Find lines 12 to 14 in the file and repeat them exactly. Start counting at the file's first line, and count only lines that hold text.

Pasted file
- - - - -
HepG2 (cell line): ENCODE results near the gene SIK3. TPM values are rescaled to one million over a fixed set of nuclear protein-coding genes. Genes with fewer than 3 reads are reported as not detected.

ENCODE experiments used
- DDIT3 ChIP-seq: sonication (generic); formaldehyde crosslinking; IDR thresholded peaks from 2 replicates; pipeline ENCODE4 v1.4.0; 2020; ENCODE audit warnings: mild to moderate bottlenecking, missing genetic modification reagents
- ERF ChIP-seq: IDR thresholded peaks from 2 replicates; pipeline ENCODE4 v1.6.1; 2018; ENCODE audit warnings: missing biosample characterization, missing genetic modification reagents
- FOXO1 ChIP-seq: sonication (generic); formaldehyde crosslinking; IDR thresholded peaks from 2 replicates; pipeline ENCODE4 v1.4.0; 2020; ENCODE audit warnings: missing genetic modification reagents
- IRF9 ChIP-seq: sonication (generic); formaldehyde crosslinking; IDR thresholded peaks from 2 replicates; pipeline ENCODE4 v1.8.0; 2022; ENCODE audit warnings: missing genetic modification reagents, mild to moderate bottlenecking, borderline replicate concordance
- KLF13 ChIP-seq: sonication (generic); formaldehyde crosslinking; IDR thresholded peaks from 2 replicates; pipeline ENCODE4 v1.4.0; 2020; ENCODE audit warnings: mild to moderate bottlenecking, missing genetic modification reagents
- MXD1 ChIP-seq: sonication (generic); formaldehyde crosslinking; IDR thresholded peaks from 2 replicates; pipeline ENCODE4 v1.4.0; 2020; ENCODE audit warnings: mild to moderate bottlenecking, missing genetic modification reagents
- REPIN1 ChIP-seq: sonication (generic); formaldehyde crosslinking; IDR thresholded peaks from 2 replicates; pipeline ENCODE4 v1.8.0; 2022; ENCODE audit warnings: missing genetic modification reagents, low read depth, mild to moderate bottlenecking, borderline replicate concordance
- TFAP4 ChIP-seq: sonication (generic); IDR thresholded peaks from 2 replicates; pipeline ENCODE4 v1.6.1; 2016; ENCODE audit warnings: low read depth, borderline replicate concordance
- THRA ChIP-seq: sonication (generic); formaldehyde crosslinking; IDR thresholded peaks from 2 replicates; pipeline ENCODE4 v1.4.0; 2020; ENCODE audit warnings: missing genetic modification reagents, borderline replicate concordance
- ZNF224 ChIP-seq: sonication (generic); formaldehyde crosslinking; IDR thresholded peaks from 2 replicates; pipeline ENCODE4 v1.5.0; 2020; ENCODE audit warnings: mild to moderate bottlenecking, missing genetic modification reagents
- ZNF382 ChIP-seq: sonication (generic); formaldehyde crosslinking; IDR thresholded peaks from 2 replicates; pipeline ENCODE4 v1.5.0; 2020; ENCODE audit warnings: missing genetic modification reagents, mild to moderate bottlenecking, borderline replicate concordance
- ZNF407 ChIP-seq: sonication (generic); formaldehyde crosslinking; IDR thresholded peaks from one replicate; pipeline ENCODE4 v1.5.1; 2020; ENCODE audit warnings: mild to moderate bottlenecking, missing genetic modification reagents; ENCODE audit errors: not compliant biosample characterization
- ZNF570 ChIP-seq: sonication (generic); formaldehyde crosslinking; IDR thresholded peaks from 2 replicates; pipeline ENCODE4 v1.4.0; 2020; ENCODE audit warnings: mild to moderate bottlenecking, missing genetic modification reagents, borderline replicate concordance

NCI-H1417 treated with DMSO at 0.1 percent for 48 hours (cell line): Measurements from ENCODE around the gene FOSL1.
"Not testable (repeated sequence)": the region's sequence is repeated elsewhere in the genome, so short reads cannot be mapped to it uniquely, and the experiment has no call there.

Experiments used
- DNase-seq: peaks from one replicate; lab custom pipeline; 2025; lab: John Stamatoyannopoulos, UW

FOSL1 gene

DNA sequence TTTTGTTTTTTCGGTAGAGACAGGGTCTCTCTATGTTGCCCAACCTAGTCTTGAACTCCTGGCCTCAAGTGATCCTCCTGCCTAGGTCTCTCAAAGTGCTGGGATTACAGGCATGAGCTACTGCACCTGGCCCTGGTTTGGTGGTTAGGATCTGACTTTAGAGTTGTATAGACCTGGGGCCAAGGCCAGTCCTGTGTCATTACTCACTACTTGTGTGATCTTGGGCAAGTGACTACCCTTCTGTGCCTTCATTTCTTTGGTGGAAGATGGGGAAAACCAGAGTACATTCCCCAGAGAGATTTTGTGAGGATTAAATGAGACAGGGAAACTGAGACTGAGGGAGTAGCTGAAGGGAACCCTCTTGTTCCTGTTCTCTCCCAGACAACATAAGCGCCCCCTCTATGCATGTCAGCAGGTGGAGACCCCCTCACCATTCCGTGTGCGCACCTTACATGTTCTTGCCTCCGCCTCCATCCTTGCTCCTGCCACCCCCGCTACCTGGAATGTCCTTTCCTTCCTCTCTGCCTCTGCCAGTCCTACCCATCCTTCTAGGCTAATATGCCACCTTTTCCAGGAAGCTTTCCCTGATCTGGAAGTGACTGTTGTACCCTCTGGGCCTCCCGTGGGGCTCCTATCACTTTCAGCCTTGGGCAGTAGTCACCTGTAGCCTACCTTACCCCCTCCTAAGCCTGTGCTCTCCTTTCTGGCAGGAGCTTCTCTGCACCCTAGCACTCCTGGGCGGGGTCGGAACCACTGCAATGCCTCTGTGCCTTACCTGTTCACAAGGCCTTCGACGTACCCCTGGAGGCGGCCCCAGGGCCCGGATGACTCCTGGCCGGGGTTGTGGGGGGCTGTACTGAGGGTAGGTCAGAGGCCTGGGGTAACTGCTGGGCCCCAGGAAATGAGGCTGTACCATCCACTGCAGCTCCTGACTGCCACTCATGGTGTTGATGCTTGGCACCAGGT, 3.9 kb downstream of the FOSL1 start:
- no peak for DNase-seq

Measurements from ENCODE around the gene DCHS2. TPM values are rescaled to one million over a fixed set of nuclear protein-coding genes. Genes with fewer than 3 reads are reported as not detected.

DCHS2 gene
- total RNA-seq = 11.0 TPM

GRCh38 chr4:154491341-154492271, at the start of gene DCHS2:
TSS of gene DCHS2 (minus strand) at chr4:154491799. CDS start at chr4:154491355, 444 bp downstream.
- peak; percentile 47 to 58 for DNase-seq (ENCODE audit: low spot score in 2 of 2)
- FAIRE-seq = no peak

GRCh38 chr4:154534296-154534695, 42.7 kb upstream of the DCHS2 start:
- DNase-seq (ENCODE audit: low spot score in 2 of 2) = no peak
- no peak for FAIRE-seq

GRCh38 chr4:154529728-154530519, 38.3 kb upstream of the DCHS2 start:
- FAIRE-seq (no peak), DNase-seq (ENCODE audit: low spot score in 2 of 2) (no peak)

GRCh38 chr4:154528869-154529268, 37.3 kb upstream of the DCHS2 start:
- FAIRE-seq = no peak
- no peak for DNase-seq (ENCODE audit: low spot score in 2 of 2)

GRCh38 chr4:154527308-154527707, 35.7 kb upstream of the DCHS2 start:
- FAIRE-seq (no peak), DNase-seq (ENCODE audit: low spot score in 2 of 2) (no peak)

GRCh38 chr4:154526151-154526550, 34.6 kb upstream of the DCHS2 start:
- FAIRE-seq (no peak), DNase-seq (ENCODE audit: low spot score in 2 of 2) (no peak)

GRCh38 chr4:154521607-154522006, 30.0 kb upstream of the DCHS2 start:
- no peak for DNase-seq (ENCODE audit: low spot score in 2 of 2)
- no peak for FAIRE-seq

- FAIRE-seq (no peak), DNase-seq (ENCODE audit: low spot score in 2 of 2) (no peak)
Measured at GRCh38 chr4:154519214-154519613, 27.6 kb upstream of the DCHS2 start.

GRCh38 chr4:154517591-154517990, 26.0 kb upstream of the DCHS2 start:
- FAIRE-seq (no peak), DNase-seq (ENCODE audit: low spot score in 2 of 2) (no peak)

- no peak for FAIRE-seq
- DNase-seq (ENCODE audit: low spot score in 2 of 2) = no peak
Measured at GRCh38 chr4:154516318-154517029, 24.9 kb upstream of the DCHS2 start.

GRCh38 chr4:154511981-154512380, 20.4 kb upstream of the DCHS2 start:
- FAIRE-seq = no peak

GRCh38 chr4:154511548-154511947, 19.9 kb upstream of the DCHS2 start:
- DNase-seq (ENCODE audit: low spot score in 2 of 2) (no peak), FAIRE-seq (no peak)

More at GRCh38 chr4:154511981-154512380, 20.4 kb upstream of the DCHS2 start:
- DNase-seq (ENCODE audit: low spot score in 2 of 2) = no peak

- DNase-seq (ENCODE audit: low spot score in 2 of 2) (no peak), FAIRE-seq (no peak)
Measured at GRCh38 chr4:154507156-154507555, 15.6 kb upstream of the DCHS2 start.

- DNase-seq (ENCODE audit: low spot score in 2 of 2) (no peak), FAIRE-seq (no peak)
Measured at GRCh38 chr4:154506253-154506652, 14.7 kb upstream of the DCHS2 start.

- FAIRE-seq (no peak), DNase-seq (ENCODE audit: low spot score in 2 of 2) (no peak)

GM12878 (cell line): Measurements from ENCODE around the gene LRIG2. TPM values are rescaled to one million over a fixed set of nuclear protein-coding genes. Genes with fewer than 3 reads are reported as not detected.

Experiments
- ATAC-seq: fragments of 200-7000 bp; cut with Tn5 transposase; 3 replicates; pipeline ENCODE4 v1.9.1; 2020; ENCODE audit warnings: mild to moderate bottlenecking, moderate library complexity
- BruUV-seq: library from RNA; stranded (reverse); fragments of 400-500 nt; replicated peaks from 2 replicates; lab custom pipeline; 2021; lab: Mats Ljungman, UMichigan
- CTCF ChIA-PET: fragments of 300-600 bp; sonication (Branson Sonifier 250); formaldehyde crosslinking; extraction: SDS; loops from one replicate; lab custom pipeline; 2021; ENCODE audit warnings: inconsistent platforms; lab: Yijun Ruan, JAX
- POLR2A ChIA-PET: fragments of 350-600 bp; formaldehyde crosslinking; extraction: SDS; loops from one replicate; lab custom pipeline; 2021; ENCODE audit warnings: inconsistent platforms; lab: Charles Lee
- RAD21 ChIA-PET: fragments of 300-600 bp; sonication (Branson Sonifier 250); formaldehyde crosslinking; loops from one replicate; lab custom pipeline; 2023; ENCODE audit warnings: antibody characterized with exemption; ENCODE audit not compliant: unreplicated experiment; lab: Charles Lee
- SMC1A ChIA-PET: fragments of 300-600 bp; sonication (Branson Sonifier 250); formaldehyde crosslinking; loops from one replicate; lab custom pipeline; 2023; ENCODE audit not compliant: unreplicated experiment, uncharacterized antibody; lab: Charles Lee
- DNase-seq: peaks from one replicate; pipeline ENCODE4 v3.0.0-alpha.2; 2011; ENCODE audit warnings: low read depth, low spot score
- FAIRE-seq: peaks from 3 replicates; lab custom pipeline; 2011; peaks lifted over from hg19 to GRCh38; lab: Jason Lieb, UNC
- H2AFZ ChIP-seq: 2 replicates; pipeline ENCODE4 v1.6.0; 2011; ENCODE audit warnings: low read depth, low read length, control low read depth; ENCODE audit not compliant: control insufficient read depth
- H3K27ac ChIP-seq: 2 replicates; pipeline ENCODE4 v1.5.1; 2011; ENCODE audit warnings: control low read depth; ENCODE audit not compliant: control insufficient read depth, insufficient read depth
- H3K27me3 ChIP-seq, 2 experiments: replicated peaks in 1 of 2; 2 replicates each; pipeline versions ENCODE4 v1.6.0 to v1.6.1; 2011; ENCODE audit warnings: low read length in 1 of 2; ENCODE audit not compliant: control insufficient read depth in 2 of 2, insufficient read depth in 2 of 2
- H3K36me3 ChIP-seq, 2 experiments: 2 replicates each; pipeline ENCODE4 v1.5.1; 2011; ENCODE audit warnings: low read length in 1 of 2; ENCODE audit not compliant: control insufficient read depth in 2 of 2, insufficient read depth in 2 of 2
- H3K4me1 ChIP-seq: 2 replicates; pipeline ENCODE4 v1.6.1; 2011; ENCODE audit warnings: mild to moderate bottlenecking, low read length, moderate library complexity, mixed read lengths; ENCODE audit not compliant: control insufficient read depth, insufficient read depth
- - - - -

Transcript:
- ZNF224 ChIP-seq: sonication (generic); formaldehyde crosslinking; IDR thresholded peaks from 2 replicates; pipeline ENCODE4 v1.5.0; 2020; ENCODE audit warnings: mild to moderate bottlenecking, missing genetic modification reagents
- ZNF382 ChIP-seq: sonication (generic); formaldehyde crosslinking; IDR thresholded peaks from 2 replicates; pipeline ENCODE4 v1.5.0; 2020; ENCODE audit warnings: missing genetic modification reagents, mild to moderate bottlenecking, borderline replicate concordance
- ZNF407 ChIP-seq: sonication (generic); formaldehyde crosslinking; IDR thresholded peaks from one replicate; pipeline ENCODE4 v1.5.1; 2020; ENCODE audit warnings: mild to moderate bottlenecking, missing genetic modification reagents; ENCODE audit errors: not compliant biosample characterization